- For decisions about major medical treatment or where the person should live and where there is no one who fits into any of the above categories, an independent Mental Capacity Advocate must be consulted
It’s essential that the person making the decision makes the appropriate enquiries to gather the views of the people listed above before a decision is made.
- Are There Any Exceptions?
If someone made an advance decision to refuse certain medical treatment whilst they had capacity, and there is no reason to believe they’ve changed their mind, the best interests process should not be followed.
There are also certain decisions which can’t be made in someone’s best interests by anyone else and that have to go to the Court for a decision to be made by a Judge, these decisions are:
- Consenting to marriage
- Consenting to sexual relations
- Consenting to a decree of divorce
- Consenting to a child's being placed for adoption by an adoption agency
- Consenting to the making of an adoption order
- Discharging parental responsibilities in matters not relating to a child's property
- Making a Decision
Once all of the steps set out above have been completed, the person making the decision must take what the Court has described as a ‘balance sheet’ approach.
This means weighing up the likely advantages for the person against the likely disadvantages.
It is likely then that a best interests meeting will take place to give everyone involved in a person’s care the opportunity to say what they think should happen. The person who the decision is being made about often attends this meeting so they can tell everyone what they would like to happen but this isn’t always possible.
At the end of the meeting, the person responsible for making the decision should record what decision has been made and make clear if there is not agreement.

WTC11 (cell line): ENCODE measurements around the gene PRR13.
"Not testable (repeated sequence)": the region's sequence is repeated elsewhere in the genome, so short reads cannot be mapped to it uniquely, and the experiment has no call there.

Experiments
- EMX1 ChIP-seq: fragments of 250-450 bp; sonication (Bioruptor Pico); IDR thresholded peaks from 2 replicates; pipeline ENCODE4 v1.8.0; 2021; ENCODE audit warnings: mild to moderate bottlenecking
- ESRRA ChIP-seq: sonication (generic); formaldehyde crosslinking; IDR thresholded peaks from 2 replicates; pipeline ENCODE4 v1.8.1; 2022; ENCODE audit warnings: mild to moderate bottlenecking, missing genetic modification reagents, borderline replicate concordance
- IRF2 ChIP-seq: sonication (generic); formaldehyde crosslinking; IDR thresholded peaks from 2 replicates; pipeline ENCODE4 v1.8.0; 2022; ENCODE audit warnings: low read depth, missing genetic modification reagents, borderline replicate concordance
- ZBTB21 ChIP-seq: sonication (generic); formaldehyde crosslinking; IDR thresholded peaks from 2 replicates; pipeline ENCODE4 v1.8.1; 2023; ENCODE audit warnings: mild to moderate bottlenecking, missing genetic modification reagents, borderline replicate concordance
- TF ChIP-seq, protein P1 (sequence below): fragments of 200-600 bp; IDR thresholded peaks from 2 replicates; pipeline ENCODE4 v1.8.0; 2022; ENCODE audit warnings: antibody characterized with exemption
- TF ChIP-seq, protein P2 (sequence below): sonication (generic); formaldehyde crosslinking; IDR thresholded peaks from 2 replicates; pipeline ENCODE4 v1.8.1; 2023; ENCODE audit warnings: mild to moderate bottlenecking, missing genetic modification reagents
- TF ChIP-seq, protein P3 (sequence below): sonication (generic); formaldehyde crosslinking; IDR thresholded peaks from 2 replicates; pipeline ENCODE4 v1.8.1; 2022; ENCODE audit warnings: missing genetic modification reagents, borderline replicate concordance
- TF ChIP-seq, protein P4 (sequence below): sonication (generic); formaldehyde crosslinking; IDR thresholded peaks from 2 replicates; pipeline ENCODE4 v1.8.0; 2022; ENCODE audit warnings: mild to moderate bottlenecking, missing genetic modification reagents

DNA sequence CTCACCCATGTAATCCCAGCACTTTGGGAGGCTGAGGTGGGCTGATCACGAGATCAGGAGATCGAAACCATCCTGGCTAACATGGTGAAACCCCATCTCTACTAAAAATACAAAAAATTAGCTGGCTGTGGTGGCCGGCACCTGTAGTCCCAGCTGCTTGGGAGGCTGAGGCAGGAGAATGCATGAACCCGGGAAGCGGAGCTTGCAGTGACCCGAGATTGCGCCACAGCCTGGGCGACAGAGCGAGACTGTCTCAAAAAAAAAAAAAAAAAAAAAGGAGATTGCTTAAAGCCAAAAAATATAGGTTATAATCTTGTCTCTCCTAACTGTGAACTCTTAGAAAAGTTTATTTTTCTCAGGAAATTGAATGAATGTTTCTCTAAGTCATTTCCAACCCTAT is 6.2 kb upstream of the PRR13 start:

- Best Interest Disputes
If an agreement about what should happen can’t be reached either amongst professionals or with the involvement of family members, then the appropriate responsible body, either the Local Authority or the Clinical Commissioning Group (‘CCG’) should make an application to the Court of Protection so that the Court can decide.
If you are in dispute over a decision which is being made in a loved one’s best interests, we can help you. Get in touch with one of our Court of Protection Lawyers for specialist advice.
Deprivation of Liberty
Article 5 of the Human Rights Act states that 'everyone has the right to liberty and security of person. No one shall be deprived of his or her liberty [unless] in accordance with a procedure prescribed in law'.
This means that for a person who has been assessed as lacking capacity to be lawfully deprived of their liberty, it is essential for the necessary statutory body, be it the local authority (Council) or Clinical Commissioning Group (‘CCG’), to comply with the appropriate procedures.
- What is a Deprivation of Liberty?
The current law states that a person is deprived of their liberty if, because of their care package, they are ‘under continuous supervision and control’, and, are, ‘not free to leave’, and that the person lacks the mental capacity to consent to the arrangements.
Often care arrangements are in place to keep someone safe, this may include someone being with them all of the time or the doors being locked so that they don’t leave and place themselves at risk. In this type of case, there needs to be a process in place to authorise this and also enable someone to request a review or to appeal the arrangements.
There are currently two different processes available of their liberty:
- An application to Court to request that a Judge authorises the Deprivation of Liberty
- The Deprivation of Liberty Safeguards (DoLS) process.
- When do the Court need to authorise a Deprivation of Liberty?
An application to Court needs to be made to authorise care arrangements that amount to a deprivation of someone’s liberty if they live in their own home with a package of care in place or in supported living accommodation. It doesn’t matter who pays for the care (whether it’s paid for by the person themselves, the local authority or the CCG).